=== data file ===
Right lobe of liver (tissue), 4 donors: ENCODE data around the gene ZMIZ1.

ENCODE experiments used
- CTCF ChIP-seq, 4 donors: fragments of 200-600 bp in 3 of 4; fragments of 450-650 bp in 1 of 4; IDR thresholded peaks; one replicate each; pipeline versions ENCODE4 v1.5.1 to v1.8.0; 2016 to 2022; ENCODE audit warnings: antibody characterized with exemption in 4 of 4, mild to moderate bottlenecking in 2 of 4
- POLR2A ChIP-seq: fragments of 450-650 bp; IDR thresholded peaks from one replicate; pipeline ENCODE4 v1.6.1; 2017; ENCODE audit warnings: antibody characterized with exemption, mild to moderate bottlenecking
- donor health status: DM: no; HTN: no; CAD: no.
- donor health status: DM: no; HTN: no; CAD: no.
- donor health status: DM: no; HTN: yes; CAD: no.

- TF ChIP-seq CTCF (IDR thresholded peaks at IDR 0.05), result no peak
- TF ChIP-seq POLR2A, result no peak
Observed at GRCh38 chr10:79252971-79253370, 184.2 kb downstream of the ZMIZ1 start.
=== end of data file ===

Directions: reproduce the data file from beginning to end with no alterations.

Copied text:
Right lobe of liver (tissue), 4 donors: ENCODE data around the gene ZMIZ1.

ENCODE experiments used
- CTCF ChIP-seq, 4 donors: fragments of 200-600 bp in 3 of 4; fragments of 450-650 bp in 1 of 4; IDR thresholded peaks; one replicate each; pipeline versions ENCODE4 v1.5.1 to v1.8.0; 2016 to 2022; ENCODE audit warnings: antibody characterized with exemption in 4 of 4, mild to moderate bottlenecking in 2 of 4
- POLR2A ChIP-seq: fragments of 450-650 bp; IDR thresholded peaks from one replicate; pipeline ENCODE4 v1.6.1; 2017; ENCODE audit warnings: antibody characterized with exemption, mild to moderate bottlenecking
- donor health status: DM: no; HTN: no; CAD: no.
- donor health status: DM: no; HTN: no; CAD: no.
- donor health status: DM: no; HTN: yes; CAD: no.

- TF ChIP-seq CTCF (IDR thresholded peaks at IDR 0.05), result no peak
- TF ChIP-seq POLR2A, result no peak
Observed at GRCh38 chr10:79252971-79253370, 184.2 kb downstream of the ZMIZ1 start.